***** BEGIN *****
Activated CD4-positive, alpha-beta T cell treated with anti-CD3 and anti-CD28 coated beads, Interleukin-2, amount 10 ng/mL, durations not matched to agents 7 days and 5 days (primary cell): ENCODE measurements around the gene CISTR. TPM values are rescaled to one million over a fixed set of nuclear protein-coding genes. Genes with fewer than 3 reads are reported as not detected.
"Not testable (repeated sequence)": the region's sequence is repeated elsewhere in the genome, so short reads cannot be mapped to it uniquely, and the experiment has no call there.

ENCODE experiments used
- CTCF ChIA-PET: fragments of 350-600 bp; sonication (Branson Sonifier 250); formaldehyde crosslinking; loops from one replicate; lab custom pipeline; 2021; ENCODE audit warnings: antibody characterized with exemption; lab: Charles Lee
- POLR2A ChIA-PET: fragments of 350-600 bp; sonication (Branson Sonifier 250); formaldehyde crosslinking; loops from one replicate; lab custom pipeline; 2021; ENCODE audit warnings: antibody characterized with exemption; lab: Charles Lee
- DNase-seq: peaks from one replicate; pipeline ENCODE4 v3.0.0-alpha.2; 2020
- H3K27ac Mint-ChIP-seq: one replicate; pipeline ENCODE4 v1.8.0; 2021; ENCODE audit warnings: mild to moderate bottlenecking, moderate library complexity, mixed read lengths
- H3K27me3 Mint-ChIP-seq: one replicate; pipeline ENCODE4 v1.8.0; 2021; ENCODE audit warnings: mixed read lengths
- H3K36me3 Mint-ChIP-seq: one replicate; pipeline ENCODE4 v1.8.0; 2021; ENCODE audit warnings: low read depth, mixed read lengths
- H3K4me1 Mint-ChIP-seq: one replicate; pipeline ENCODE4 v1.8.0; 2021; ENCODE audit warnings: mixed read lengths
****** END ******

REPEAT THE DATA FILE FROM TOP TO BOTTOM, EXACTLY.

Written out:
Activated CD4-positive, alpha-beta T cell treated with anti-CD3 and anti-CD28 coated beads, Interleukin-2, amount 10 ng/mL, durations not matched to agents 7 days and 5 days (primary cell): ENCODE measurements around the gene CISTR. TPM values are rescaled to one million over a fixed set of nuclear protein-coding genes. Genes with fewer than 3 reads are reported as not detected.
"Not testable (repeated sequence)": the region's sequence is repeated elsewhere in the genome, so short reads cannot be mapped to it uniquely, and the experiment has no call there.

ENCODE experiments used
- CTCF ChIA-PET: fragments of 350-600 bp; sonication (Branson Sonifier 250); formaldehyde crosslinking; loops from one replicate; lab custom pipeline; 2021; ENCODE audit warnings: antibody characterized with exemption; lab: Charles Lee
- POLR2A ChIA-PET: fragments of 350-600 bp; sonication (Branson Sonifier 250); formaldehyde crosslinking; loops from one replicate; lab custom pipeline; 2021; ENCODE audit warnings: antibody characterized with exemption; lab: Charles Lee
- DNase-seq: peaks from one replicate; pipeline ENCODE4 v3.0.0-alpha.2; 2020
- H3K27ac Mint-ChIP-seq: one replicate; pipeline ENCODE4 v1.8.0; 2021; ENCODE audit warnings: mild to moderate bottlenecking, moderate library complexity, mixed read lengths
- H3K27me3 Mint-ChIP-seq: one replicate; pipeline ENCODE4 v1.8.0; 2021; ENCODE audit warnings: mixed read lengths
- H3K36me3 Mint-ChIP-seq: one replicate; pipeline ENCODE4 v1.8.0; 2021; ENCODE audit warnings: low read depth, mixed read lengths
- H3K4me1 Mint-ChIP-seq: one replicate; pipeline ENCODE4 v1.8.0; 2021; ENCODE audit warnings: mixed read lengths